Similar kind of measure is taken every year by the government to allow all the employees to reach home in time for iftar to break their fast. However, it does not help to reduce the sufferings caused by heavy traffic
Considering the traffic situation in Ramadan in Bangladesh and possible way outs to lessen the sufferings of people caused by traffic congestion, Shahdeen Malik, advocate of the Supreme Court, thinks that staggered office timings for government, semi-government, autonomous and semi-autonomous and private bodies might work as a possible solution to the growing traffic congestion in Bangladesh in Ramadan.
The office timings for metropolitan cities like Dhaka may be staggered with a gap of one hour each. This may help to check the crowding of roads and roundabouts. There may be at least an hour window for leaving the work place between 3:00pm and 4:00pm. Adopting separate office hours will be a good option to ease peak hour rush.
For instance, office hours for government institutions may be declared to be between 9:00am and 3:30pm, and for semi-government institutions, the same may be fixed from 9:30am to 4:00pm. Banks and other commercial establishments may have office hours between 8:30am and 3:00pm and so on.
Staggering working hours in work places is bound to streamline the flow of traffic on the city roads from dusk to dawn. This system allows commuters to go for work at different times, which spreads traffic across a greater portion of weekday mornings and evenings. Besides, it will create a positive impact on reducing the number of accidents. It will also reduce the noise pollution created by the blowing of horns and good solutions to traffic control. This idea was used successfully by the city of Los Angeles in the 1984 Olympic Games.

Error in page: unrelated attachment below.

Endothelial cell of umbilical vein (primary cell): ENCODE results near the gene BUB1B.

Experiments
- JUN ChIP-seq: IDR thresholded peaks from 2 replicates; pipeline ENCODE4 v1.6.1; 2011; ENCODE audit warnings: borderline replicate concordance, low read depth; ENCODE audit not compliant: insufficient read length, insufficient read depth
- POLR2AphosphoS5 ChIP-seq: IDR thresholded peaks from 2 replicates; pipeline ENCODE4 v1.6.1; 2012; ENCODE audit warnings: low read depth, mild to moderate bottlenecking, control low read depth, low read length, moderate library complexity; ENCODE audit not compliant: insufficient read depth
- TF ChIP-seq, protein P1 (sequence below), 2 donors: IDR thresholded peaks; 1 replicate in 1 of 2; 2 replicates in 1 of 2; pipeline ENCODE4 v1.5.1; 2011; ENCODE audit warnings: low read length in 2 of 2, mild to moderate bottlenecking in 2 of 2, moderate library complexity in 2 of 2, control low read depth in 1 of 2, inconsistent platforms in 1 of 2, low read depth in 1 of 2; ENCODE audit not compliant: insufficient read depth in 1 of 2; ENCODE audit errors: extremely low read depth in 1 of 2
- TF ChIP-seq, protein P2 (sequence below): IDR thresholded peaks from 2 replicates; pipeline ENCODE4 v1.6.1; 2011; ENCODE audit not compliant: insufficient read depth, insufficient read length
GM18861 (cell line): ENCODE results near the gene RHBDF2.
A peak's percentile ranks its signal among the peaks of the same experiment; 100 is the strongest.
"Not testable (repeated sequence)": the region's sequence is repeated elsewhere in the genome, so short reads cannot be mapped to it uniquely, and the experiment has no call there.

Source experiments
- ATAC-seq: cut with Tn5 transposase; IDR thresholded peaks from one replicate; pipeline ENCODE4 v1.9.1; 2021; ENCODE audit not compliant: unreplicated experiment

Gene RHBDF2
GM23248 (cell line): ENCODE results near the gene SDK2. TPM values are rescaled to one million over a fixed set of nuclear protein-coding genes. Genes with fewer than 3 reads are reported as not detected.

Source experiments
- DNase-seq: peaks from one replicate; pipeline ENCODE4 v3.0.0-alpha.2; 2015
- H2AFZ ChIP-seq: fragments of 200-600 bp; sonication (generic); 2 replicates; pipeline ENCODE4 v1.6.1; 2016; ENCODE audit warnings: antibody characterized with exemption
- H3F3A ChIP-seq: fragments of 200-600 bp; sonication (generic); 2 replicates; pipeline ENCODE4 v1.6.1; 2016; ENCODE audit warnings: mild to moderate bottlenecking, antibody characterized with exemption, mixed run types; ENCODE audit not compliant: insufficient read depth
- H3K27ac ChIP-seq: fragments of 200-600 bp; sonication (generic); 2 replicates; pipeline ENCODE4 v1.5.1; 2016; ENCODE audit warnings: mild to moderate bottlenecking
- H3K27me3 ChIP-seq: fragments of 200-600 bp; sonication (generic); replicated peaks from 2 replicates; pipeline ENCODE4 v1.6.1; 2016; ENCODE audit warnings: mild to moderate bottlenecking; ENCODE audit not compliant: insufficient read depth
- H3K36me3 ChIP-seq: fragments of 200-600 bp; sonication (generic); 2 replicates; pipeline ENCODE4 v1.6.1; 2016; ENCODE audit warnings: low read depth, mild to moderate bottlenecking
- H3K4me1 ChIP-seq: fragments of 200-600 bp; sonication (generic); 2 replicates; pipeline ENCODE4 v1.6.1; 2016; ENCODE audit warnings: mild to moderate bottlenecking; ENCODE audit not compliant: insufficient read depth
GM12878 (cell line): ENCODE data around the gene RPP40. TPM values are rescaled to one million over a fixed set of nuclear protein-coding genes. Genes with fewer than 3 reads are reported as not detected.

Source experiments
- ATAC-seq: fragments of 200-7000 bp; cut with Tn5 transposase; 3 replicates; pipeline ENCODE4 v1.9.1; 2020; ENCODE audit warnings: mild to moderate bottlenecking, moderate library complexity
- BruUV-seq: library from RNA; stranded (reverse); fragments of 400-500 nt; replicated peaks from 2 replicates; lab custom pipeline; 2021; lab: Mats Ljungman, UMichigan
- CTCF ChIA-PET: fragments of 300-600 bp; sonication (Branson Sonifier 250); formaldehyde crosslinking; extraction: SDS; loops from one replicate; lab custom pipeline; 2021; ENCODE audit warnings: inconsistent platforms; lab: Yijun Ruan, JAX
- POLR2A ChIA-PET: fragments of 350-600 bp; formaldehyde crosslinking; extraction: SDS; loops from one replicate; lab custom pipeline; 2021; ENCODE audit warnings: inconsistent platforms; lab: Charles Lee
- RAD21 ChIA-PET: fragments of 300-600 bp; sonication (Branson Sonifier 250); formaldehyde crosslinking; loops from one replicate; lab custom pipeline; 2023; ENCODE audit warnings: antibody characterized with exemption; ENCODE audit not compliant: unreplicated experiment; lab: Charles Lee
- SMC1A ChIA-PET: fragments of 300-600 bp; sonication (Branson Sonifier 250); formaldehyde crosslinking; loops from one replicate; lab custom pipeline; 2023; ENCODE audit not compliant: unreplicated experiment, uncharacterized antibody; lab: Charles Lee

In order to reduce traffic during rush hours, the Shanghai government has considered introduction of a staggered work hours system in 2014.
Employers can also help to ease traffic in the city during Ramadan. With the rapid development of modern communications technology, many people are now able to do their jobs without going to the office. Employers can, therefore, encourage more of their staff to work from home. According to the UK’s Office for National Statistics, more than 1.5 million people in London chose to work at home during the 2012 London Olympic Games, an alternative that greatly reduced rush hour traffic during the event in London.
Our government may, therefore, consider these solutions in future in order to minimise people’s sufferings caused by huge traffic congestion during Ramadan.

Tasmiah Nuhiya Ahmed is a research assistant (law) at the Bangladesh Institute of Law and International Affairs.